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Determine Never to Be Idle: A Simple Productivity Strategy

Determine Never to Be Idle: A Simple Productivity Strategy
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Determine never to be idle. No person will have occasion to complain of the want of time who never loses any. It is wonderful how much can be done if we are always doing.
Thomas Jefferson

We lack time not because there is not enough time but because we lose too much of it. That’s why I believe this quote represents a simple but effective strategy to boost our productivity. If we determine never to be idle, we will minimize lost time and make every moment valuable.

Looking at myself, I often waste time by being idle without realizing it. So “determine never to be idle” is a good strategy for me. It helps me recognize idle time and bring me back to the state of doing. While I still have idle time here and there, I learn to minimize it. Someday I hope I can eliminate it.

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First of all, let’s define what is meant by “idle”. In my opinion, idle time is the time we spend on something other than what we are supposed to do. We know we should do something, but we procrastinate doing it or get distracted by something else. That is idle time.

There are three simple steps to minimize idle time:

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1. Plan what you want to do each day

The first step is to have a clear idea of what are considered “not idle”. Plan what you want to do each day. For this purpose, I have some routines that cover most of what I need to do daily. I also set a few most important tasks of the day, though in some cases they are already covered by my daily routines. All these give me a clear idea of what is “not idle”.

2. Watch for idleness

The next step is watching for the signs of idleness. Since you already have a plan, it should be easier to do that. Ask yourself every now and then: “Am I now idle?”

The simple clue of idleness is anything that is outside of your plan. The exceptions are unexpected things which have higher priority, such as family-related tasks.

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Here are some examples of idleness to help you recognize them:

  • Random browsing
  • Reading email when it’s time to do something else
  • Unnecessary conversations
  • Too much thinking before taking action
  • Watching TV more than you should
  • Lying on the bed, unless you decide that it’s time for rest

3. Get back to doing whenever you are idle

Whenever your answer to the question “am I now idle?” is yes, you should go back to the state of doing as soon as possible. Stop being idle and start doing what you are supposed to do. Your plan in #1 should help you decide the right thing to do without spending too much time for thinking.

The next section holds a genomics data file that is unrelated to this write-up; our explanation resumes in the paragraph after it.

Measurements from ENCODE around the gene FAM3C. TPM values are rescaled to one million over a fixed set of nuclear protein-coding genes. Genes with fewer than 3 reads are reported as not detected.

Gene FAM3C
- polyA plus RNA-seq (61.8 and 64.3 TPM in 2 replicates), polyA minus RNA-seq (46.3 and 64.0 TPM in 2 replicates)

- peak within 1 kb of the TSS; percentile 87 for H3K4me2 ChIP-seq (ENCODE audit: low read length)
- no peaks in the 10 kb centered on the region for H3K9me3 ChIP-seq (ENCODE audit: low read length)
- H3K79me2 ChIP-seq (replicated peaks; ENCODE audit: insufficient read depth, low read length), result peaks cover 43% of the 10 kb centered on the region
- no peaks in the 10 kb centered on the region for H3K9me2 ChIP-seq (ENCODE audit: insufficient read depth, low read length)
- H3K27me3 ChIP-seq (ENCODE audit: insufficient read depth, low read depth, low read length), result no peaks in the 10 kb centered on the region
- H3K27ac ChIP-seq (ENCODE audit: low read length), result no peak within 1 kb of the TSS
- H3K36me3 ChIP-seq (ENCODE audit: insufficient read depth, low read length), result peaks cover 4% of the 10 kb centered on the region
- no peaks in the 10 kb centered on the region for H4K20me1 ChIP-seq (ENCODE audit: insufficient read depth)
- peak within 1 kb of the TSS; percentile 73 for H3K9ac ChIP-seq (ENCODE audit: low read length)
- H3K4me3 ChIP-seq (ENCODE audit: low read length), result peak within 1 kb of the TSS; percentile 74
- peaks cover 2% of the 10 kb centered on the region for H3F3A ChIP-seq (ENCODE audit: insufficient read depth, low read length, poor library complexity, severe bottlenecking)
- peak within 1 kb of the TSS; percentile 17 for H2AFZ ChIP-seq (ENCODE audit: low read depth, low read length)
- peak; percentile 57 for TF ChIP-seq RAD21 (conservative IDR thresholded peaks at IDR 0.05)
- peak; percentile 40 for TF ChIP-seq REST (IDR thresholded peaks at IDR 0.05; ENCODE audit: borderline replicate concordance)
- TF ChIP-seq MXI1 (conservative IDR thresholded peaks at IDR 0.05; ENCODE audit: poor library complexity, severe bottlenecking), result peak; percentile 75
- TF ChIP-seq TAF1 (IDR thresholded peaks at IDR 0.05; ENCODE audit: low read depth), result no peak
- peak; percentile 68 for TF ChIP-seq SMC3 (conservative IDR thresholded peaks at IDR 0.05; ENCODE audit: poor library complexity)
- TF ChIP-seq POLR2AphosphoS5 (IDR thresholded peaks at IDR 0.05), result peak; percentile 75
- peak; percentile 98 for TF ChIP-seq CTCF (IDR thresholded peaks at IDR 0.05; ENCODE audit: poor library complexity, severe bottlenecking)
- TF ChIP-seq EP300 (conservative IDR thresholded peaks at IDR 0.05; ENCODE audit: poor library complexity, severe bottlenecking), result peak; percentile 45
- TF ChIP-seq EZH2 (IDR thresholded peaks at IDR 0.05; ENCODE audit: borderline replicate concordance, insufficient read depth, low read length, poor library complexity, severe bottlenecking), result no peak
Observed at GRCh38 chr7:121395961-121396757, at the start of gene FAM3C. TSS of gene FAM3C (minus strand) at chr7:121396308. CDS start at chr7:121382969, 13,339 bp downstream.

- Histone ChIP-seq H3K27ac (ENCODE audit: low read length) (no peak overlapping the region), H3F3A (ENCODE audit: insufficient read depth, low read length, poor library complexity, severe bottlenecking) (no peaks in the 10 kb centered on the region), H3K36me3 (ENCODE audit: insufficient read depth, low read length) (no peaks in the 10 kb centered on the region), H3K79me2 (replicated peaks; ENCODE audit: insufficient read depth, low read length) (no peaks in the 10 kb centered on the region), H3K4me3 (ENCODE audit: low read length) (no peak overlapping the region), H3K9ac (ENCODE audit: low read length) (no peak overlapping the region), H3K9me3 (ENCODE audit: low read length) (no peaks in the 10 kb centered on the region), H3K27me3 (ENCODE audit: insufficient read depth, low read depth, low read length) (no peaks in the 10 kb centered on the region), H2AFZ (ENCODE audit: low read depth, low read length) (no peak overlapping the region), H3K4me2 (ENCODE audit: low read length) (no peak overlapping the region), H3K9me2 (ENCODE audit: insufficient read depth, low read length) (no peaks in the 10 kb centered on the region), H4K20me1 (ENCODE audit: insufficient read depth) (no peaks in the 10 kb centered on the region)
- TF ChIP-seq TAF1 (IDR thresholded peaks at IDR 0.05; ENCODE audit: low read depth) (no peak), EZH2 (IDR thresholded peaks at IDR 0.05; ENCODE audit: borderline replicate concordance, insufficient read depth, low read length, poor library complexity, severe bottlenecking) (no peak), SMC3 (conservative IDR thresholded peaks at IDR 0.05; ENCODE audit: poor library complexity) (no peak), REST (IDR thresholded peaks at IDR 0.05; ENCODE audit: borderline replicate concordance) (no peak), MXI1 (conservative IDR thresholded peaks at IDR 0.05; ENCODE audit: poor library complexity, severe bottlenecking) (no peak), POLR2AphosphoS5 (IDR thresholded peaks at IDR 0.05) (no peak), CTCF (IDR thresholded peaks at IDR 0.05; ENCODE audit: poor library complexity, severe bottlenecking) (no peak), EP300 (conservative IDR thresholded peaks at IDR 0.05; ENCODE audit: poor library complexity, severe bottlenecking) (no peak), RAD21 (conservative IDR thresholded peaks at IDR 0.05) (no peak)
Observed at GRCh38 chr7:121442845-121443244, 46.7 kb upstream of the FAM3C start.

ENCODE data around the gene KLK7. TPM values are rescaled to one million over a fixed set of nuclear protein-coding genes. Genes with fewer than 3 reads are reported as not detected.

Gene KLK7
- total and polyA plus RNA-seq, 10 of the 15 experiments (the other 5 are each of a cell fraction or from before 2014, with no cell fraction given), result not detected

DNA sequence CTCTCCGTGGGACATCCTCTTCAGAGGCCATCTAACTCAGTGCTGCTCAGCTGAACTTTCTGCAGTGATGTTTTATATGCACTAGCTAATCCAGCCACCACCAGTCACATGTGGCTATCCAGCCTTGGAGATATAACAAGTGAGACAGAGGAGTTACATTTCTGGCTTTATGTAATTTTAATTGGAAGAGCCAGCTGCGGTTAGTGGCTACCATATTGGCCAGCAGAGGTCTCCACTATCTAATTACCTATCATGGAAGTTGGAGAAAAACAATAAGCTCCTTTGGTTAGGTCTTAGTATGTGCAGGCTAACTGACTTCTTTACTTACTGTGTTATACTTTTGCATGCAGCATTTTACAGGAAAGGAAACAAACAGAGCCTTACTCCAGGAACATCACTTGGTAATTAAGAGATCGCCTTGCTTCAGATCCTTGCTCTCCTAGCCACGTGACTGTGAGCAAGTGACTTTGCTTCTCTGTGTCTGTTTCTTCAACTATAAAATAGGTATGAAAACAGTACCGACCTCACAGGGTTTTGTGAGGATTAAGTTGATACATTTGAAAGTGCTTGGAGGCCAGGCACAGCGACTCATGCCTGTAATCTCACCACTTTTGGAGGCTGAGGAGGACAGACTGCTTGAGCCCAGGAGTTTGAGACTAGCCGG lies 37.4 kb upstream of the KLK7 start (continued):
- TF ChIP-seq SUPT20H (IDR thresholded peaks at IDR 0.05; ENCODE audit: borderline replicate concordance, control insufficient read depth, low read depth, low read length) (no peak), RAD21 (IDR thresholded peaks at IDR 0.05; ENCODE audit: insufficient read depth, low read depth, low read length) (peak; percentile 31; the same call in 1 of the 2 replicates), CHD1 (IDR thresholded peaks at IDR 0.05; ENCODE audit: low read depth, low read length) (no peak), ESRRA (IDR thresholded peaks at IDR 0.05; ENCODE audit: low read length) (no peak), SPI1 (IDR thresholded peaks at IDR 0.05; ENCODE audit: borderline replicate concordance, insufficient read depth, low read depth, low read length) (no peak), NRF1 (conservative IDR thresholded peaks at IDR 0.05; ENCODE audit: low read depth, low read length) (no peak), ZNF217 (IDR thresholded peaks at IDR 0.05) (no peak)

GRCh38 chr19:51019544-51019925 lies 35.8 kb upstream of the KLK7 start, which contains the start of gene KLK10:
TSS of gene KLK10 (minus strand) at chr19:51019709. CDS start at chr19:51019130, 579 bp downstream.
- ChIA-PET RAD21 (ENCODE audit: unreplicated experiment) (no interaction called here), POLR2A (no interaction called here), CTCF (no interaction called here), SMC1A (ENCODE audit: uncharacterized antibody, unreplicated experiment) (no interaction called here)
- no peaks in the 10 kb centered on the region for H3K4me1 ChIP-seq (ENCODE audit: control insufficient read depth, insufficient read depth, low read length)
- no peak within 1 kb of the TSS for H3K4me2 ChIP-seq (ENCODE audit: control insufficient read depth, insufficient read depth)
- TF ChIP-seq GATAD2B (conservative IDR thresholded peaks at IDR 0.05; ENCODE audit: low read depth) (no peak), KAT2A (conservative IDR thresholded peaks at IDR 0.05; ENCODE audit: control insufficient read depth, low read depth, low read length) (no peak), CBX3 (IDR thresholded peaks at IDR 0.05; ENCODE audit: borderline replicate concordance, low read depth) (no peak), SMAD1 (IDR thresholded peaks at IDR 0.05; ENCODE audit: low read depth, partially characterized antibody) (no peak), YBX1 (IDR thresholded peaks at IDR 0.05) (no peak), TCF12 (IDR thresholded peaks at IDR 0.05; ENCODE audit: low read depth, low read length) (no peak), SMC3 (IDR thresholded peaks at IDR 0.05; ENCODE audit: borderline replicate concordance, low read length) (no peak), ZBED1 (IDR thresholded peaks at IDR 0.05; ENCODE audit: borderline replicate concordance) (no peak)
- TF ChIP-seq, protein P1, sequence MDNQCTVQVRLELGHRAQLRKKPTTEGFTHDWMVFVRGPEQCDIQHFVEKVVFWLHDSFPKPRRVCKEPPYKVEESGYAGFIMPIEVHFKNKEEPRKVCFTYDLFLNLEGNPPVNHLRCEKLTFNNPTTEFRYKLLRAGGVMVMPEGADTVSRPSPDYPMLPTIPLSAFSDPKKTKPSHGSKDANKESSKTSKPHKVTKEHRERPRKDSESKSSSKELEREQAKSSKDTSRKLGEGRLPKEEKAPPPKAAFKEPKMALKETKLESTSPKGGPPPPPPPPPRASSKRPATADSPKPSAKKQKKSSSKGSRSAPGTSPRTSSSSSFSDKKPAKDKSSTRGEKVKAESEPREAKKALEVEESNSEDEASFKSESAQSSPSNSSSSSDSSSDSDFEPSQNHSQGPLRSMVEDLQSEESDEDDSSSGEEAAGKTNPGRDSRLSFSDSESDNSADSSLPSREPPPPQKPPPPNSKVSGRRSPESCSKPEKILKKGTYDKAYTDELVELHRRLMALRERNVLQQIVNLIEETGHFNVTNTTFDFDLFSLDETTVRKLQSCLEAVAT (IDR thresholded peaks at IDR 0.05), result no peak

***

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These three steps are simple, but they are not easy to apply. In my case, the problem is usually #2 and sometimes #3. I may not realize that I’m idle, or when I do, sometimes I’m too lazy to go back to doing. But making a conscious effort to never be idle improves my situation over time.

You can also see this strategy from a different point of view. Instead of seeing it as minimizing idle time, you can also see it as maximizing doing time. What you should do is maximize your share of doing time each day. Let’s say you are awake 17 hours a day. You should aim to have as much as possible of it in the state of doing. If the current rate is 50%, you should increase it to 60%, 70%, and so on.

What do you think? Do you have other tips to not be idle? Feel free to share them in the comments.

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Last Updated on March 31, 2020

How To Break the Procrastination Cycle

How To Break the Procrastination Cycle

How often do you find yourself procrastinating? Do you wish you could procrastinate less? We all know how debilitating procrastination can make us feel, and it seems to be a challenge we all share. Procrastination is one of the biggest hindrances to moving forward and doing the things that we want to in life.

There are many reasons why you might be procrastinating, and sometimes, it is really difficult to pinpoint why. You might be procrastinating because of something related to the past, present, or future (they are all intertwined), or it could be as simple as biological factors. Whatever the reason, most of us follow a cycle when we procrastinate, from the moment we decide to do something to actually getting it done, or in this case, not getting it done.

The Vicious Procrastination Cycle